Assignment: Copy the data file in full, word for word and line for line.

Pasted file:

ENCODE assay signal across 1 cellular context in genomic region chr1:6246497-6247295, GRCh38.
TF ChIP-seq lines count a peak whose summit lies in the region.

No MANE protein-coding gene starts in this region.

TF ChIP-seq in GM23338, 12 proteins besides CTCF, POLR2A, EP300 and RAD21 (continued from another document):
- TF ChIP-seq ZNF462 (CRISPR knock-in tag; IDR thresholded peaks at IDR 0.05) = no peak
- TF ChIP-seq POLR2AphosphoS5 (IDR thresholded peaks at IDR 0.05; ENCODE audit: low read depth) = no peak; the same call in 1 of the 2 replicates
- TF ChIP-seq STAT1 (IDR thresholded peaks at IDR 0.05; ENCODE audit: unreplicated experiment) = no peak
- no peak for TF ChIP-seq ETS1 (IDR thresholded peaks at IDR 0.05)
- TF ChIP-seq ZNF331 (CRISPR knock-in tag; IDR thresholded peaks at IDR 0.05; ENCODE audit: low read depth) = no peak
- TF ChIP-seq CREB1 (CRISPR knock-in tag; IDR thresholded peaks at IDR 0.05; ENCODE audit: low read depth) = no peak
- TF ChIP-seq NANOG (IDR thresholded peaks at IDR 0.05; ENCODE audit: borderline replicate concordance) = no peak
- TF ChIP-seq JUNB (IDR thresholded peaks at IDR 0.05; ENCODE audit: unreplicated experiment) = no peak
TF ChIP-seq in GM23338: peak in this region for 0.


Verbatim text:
ENCODE assay signal across 1 cellular context in genomic region chr1:6246497-6247295, GRCh38.
TF ChIP-seq lines count a peak whose summit lies in the region.

No MANE protein-coding gene starts in this region.

TF ChIP-seq in GM23338, 12 proteins besides CTCF, POLR2A, EP300 and RAD21 (continued from another document):
- TF ChIP-seq ZNF462 (CRISPR knock-in tag; IDR thresholded peaks at IDR 0.05) = no peak
- TF ChIP-seq POLR2AphosphoS5 (IDR thresholded peaks at IDR 0.05; ENCODE audit: low read depth) = no peak; the same call in 1 of the 2 replicates
- TF ChIP-seq STAT1 (IDR thresholded peaks at IDR 0.05; ENCODE audit: unreplicated experiment) = no peak
- no peak for TF ChIP-seq ETS1 (IDR thresholded peaks at IDR 0.05)
- TF ChIP-seq ZNF331 (CRISPR knock-in tag; IDR thresholded peaks at IDR 0.05; ENCODE audit: low read depth) = no peak
- TF ChIP-seq CREB1 (CRISPR knock-in tag; IDR thresholded peaks at IDR 0.05; ENCODE audit: low read depth) = no peak
- TF ChIP-seq NANOG (IDR thresholded peaks at IDR 0.05; ENCODE audit: borderline replicate concordance) = no peak
- TF ChIP-seq JUNB (IDR thresholded peaks at IDR 0.05; ENCODE audit: unreplicated experiment) = no peak
TF ChIP-seq in GM23338: peak in this region for 0.